Windsor Board of Finance discusses school budget for 2014-2015
By Jennifer Coe - ReminderNews
Windsor - posted Wed., Jan. 29, 2014
Despite the fact that no one from the community came to the Jan. 28 public forum to voice their opinions about the recently-proposed 2014-2015 school budget, the Board of Finance discussion went forward as planned. The budget was proposed by Interim Superintendent of Schools Craig Cooke on Jan. 9.
“The proposed budget represents an increase of 2.88 percent over the 2013-2014 budget,” said Cooke in his budget packet. Windsor saw just over a 1-percent increase last year.
As the Board of Finance moved through each of the topic headings in the budget breakout, questions were asked. Why, for example, did the budget in “Employee and Personnel Services” decrease this time? Cooke said that one of the reasons is that the town is scaling back the money going toward marketing efforts. “We are continually cutting down our advertising and printing,” he said, citing rising costs.
In what threatened to be a lengthy discussion, Chair Ronald Eleveld asked about the increase in the budget under the heading of “Transportation.”
Windsor will be spending more on student transportation this year, to the tune of about $117,000. “The increase in the runs for special education students is costly,” said Frank Williams, Windsor’s director of business services. Windsor must pay for bussing even, for example, when students attend a local CREC school. “The sending district is required to supply special education transportation for CREC students,” said Williams.
According to information presented, transportation has often exceeded the allocated budget amounts. Cooke feels that this new budget has resolved that problem with the increase. “We continue to seek transportation savings by combining or eliminating bus runs when possible,” he said.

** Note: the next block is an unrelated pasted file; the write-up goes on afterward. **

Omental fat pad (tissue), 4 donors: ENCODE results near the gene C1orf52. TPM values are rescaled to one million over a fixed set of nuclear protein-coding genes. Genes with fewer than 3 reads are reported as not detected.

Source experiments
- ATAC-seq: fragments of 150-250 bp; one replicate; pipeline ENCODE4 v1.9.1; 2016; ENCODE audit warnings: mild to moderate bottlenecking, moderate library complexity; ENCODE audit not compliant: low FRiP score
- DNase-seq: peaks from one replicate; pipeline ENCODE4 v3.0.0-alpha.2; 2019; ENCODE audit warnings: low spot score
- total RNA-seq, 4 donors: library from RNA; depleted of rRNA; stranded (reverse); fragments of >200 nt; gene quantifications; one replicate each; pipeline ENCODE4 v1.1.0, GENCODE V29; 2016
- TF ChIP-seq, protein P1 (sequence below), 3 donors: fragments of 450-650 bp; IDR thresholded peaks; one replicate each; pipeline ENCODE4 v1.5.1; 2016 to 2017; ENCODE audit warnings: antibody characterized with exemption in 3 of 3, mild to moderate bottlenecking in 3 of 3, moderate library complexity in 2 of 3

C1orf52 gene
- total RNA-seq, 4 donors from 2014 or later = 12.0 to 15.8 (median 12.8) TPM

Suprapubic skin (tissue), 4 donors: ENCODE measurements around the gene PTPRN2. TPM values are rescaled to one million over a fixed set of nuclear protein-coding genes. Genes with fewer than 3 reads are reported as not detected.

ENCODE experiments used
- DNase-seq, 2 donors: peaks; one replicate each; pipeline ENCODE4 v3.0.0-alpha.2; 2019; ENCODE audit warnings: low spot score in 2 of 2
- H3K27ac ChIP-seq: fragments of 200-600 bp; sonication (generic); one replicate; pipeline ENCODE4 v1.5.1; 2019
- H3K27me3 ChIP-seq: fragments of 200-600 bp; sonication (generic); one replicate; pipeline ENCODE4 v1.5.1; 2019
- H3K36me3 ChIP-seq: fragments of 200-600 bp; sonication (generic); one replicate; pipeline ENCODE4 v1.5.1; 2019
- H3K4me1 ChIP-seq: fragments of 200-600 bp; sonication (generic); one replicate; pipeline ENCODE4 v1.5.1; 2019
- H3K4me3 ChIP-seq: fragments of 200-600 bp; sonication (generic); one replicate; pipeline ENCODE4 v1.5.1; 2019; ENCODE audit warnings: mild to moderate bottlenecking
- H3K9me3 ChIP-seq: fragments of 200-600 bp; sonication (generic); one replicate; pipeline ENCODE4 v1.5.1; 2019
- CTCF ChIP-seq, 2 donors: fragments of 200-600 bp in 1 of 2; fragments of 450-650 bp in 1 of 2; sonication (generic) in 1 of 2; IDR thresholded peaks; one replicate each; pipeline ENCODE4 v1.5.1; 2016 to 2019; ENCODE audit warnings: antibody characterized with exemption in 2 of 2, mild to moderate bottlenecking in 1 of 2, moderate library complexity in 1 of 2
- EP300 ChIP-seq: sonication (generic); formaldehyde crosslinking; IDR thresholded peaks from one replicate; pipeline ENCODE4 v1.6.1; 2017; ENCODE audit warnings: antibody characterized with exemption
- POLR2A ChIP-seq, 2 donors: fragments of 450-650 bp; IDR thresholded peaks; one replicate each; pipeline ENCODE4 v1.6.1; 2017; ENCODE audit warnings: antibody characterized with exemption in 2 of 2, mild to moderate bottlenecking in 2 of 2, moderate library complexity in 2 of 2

Another issue which Windsor public schools face is the growing magnet school system, which is drawing away Windsor students. Windsor is presently sending more than 500 students to magnet schools, with tuition costs paid by the town. Cooke calls this line item a “major budget-driver” in past years.
Looking for savings
The largest reduction in the proposed budget is in school-wide utilities. “We have the solar projects at L.P. Wilson Community Center and John F. Kennedy School, and we will have one approved at Oliver Ellsworth School,” said Williams. “We have completed the conversion of Poquonock Elementary and JFK to gas as well.” But Williams says that although there is a projected savings, it’s always a “tricky one” to project. “Now we are in a longer cold spell [for example], but, the solar projects are going to produce some significant savings.”
Reductions in staffing
The proposed budget, which will be on the agenda for the regular Board of Education meeting to be held on Feb. 12, is also putting forward the following reductions in staff:
Two teachers at Windsor High School (one business teacher, one to be announced)
One world language teacher at Sage Park
Two teachers at the elementary level
The budget is also requesting that a .2 art teacher, .6 vice principal and a .6 PE teacher at Sage Park be eliminated.
Board member Paul Panos floated the idea to the group of running a budget at a slightly smaller increase, as a form of due diligence. “I would like to see what you would do to get it below 2 and a half percent,” he said.
Cooke explained that when they assembled the budget, it had an increase of about 3.5 percent. “I will say, many districts in our area are at about 5-percent increase,” said Cooke. “I think we did the work to get down to where we need to be to hopefully pass the budget,” he said. “We are making reductions up front – but also addressing board goals.”
The board voted unanimously to move the budget to the agenda for the Feb. 12 meeting at 7 p.m.